Coming home to play

One of today’s most prominent baroque violinists, Kati Debretzeni, returns to Israel to dazzle audiences with her breathtaking technique and deep-rooted musicality.

By
October 11, 2010 22:47
3 minute read.
Kati Debretzeni, Transylvanian musician

311_Hungarian woman in purple. (photo credit: Courtesy)

The Jerusalem Baroque Orchestra (JBO), established in 1989 by harpsichord player and conductor David Shemer, opens its 22nd season this week with concerts at the YMCA in Jerusalem (Tuesday, 8:30 p.m.) and at the Einav Center in Tel Aviv (Wednesday, 8:30 p.m.).

The season opener features all the usual suspects, with works by CPE Bach, Telemann, Handel, Vivaldi and JS Bach, although the item written by the latter represents something of a departure from the beaten baroque path. The work in question is JS Bach’s Concerto in D minor for violin and strings, which is thought to be based on a lost violin concerto but is, today, known for the harpsichord and strings rendition. This will be the first time the piece will be played in Israel as a violin arrangement.

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The concerts will be fronted – as conductor and soloist - by Transylvanian-born, former Israeli resident and now UK-based baroque violinist Kati Debretzeni who has become one of the genre’s stellar performers in the global baroque firmament. Dafna Ravid, Boris Begelman and Noam Schuss will share the other soloists’ spots in Jerusalem and Tel Aviv. This week’s concerts are, in a way, a matter of returning home to roost for Debretzeni – albeit temporarily.

“The JBO is my ‘alma mater’ in terms of Baroque playing, together with the Jerusalem Consort,” she says. “It is where I got hooked to the addictive beauty and deceptive simplicity of the Baroque playing style.

Had David Shemer not asked me to step in for someone in a rehearsal whilst I was a student at the Tel Aviv Academy, life might look very different today.”

The JBO’s season-opening program has a catchy title - Father, Son, Godfather & Gardener – which naturally alludes to familial ties, both by blood and by design, and the green fingers with which some of the composers whose works are featured were blessed.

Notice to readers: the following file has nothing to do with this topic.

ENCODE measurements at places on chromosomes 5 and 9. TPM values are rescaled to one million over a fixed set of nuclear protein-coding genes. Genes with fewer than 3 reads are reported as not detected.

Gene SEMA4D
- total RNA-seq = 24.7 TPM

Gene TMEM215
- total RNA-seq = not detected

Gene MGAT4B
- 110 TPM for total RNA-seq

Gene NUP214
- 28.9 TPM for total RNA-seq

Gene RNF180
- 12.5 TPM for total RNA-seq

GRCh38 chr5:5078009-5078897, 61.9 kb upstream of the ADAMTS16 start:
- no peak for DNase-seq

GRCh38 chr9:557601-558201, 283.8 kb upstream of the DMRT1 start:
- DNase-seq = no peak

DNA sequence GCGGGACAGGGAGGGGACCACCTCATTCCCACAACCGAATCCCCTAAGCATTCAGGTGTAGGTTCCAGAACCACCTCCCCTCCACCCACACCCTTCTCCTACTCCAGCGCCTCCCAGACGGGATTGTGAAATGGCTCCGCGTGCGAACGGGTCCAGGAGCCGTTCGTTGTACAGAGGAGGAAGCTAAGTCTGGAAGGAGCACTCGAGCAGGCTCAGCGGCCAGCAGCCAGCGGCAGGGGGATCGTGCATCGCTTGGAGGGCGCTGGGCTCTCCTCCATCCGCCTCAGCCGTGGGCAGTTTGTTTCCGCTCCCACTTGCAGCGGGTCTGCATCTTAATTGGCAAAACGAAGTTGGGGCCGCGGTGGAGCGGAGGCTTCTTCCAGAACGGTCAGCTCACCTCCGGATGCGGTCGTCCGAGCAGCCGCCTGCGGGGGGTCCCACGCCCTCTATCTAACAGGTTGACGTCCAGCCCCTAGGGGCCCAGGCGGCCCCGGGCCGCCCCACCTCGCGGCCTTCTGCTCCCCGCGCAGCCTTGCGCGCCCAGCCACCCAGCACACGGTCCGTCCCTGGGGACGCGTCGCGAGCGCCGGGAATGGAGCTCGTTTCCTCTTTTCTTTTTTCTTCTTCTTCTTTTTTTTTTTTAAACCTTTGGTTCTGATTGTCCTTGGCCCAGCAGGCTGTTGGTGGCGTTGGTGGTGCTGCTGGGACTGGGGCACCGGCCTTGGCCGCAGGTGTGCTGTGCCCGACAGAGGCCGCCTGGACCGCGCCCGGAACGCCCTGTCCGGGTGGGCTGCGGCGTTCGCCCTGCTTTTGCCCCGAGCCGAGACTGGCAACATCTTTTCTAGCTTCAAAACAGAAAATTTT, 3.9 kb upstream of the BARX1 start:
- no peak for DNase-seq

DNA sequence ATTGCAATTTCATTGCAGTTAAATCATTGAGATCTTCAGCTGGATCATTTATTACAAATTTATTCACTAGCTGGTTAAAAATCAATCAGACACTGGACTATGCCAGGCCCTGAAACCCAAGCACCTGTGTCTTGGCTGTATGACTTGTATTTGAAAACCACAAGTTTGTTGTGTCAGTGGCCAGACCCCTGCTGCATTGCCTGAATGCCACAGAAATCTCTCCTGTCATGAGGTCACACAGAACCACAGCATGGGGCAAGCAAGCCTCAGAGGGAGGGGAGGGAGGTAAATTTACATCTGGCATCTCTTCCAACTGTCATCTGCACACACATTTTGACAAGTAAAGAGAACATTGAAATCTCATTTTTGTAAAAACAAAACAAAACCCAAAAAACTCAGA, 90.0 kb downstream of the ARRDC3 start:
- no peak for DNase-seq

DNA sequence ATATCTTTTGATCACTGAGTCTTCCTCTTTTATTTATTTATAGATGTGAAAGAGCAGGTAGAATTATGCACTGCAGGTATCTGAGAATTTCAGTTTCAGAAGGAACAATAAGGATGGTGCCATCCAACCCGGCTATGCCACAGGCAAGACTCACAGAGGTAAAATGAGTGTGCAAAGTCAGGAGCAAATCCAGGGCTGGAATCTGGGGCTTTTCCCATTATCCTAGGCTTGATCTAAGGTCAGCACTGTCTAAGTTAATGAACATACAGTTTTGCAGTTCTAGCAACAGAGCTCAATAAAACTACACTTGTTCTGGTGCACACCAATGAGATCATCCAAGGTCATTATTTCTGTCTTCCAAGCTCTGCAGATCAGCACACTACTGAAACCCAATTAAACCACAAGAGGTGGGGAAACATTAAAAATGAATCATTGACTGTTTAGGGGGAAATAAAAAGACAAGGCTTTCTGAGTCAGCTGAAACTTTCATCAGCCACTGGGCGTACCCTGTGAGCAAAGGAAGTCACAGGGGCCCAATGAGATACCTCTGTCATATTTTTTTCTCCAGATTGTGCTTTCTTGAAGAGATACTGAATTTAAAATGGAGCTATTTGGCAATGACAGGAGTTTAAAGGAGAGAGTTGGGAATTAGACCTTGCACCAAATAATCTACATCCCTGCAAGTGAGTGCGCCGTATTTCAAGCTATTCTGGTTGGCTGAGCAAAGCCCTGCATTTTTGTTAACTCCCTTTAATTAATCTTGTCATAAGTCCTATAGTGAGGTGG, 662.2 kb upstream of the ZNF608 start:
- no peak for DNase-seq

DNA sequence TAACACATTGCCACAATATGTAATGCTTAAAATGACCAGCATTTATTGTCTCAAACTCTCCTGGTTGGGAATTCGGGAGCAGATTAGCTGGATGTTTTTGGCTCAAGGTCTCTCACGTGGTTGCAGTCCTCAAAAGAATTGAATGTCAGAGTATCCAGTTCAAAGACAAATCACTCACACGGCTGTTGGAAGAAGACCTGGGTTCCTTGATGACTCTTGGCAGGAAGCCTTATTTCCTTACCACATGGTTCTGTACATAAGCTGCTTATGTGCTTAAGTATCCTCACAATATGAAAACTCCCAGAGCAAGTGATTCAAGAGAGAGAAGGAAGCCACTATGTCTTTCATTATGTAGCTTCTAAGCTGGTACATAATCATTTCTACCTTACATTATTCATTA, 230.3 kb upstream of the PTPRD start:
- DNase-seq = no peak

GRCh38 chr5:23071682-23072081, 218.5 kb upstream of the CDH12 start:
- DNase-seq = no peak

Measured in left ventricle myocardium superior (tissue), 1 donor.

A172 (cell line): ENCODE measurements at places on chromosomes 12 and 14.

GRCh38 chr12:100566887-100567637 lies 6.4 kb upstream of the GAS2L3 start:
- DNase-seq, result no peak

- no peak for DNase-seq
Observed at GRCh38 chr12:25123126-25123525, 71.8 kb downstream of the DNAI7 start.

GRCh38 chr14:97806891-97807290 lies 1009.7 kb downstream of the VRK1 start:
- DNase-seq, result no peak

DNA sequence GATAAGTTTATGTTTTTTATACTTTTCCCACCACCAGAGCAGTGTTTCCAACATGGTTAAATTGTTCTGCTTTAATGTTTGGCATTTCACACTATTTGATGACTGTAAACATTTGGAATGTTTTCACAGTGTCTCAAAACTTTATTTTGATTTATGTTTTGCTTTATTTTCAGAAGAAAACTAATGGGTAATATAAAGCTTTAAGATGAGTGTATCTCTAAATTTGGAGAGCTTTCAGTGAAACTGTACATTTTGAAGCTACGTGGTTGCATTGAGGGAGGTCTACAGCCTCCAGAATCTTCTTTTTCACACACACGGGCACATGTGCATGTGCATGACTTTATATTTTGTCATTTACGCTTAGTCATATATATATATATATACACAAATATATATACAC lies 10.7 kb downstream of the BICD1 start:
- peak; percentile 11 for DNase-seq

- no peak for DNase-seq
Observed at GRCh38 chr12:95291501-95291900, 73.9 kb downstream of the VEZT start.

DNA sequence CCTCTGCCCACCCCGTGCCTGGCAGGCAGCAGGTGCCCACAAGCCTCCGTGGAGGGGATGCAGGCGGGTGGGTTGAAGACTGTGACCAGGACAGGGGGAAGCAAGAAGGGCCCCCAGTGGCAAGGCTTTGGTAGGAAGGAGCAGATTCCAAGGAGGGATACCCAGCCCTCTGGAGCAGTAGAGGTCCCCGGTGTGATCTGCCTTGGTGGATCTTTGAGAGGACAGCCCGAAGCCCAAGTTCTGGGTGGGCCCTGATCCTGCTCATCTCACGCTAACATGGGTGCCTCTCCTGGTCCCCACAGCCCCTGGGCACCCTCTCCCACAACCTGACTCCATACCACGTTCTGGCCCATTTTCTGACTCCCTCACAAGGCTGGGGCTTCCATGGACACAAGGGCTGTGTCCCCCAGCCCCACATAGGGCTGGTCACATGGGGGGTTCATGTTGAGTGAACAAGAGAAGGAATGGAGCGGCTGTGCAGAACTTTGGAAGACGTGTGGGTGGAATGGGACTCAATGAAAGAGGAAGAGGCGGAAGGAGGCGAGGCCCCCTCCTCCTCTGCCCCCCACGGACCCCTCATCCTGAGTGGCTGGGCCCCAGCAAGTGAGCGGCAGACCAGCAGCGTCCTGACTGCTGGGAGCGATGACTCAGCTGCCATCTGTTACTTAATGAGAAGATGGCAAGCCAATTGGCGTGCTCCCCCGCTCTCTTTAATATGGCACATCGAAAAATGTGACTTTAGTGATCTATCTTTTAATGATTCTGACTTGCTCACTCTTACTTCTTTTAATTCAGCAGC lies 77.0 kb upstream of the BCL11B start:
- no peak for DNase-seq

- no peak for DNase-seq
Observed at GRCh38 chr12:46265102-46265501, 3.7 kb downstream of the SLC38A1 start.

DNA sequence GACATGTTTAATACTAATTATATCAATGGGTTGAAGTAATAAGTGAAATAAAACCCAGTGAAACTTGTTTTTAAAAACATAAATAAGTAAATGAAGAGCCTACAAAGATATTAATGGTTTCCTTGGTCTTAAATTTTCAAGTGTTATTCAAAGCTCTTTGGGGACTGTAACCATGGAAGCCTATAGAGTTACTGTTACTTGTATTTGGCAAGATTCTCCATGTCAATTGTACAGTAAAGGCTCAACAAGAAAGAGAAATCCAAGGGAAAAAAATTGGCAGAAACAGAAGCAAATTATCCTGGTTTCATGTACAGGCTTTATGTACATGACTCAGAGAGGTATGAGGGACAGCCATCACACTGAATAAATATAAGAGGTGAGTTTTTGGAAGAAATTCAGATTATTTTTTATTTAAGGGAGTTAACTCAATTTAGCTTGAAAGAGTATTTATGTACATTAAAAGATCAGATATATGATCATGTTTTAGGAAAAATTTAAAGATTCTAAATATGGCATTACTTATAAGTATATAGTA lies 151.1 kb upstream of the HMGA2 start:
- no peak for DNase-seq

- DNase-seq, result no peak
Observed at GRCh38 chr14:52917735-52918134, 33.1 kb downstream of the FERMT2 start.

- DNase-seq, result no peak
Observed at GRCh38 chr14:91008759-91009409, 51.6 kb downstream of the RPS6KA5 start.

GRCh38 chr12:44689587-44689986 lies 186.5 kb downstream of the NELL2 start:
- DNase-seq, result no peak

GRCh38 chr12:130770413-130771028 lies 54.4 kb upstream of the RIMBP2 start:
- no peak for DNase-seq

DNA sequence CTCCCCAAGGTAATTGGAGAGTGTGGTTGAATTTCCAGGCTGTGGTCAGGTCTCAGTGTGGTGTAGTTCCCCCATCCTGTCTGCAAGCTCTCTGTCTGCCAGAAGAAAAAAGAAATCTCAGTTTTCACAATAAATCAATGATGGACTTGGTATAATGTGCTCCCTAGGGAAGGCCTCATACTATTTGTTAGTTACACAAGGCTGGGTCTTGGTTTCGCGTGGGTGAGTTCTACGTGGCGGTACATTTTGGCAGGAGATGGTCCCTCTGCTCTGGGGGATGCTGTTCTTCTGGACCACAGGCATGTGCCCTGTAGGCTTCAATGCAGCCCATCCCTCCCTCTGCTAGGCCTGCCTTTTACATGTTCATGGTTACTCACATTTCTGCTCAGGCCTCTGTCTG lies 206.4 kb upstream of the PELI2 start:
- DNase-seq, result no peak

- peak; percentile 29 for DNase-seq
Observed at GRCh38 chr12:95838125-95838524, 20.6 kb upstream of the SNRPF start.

“The title alludes to a very strong link indeed between the composers,” explain Debretzeni. “Telemann was a good friend of JS Bach who asked him to be his eldest son, Carl Philip Emanuel’s godfather, whereas Handel and Telemann shared a passion for gardening, and there is evidence of them sending each other flower bulbs in the mail – no small undertaking at the time between Hamburg and London!”



ACCORDING TO Debretzeni there is also some parental guidance in the mix. “CPE Bach was also the one who first arranged a now lost violin concerto of his father’s concerto, in D minor, for the harpsichord.

His arrangement is not particularly skillful and Johann Sebastian himself rearranged the same work years later, perhaps showing his son how it ought to be done, and that piece is the now famous harpsichord concerto in D minor. The reconstruction of the lost original, which we’ll be performing for the first time in Israel, is based on CPE’s early attempt, providing another neat link in the program.” OK, but where does Vivaldi fit in here?” Vivaldi is the odd one out – but everyone, from Bach to Telemann, was hugely influenced by him.” Fair enough.

Artists, acquired skill and innate talents aside, generally bring something of the influences from their formative years to the creative fray too.

“It is hard for me to say exactly what I bring with me from my cultural baggage,” observes Debretzeni. “I’d say That I bring from Transylvania a love of playing fast and furious music – although there won’t be any of that in these concerts - and a slight tendency to over-intellectualize things in a morose Hungarian way. From Israel, hopefully, I bring an openness and directness which is often not part of the European scene.” Sounds like a beguiling cultural stew.

After 15 years in the UK some of that also finds its way into Debretzeni’s work. “In terms of playing ‘the English way’, I learned a tremendous amount from my British colleagues about blending in and being part of the section sound, where the whole matters more than its parts. Orchestral players there are very quick in assimilating material, and extremely good at changing their individual playing to the benefit of the group sound. The polished and seamless results are a hallmark of orchestras there.”

As the crossroads of ancient times, this part of the world has imbibed so many different ethnic influences over the centuries. With her multipronged cultural attack, her long English residence notwithstanding, it looks like Debretzeni will fit in here just fine this week.


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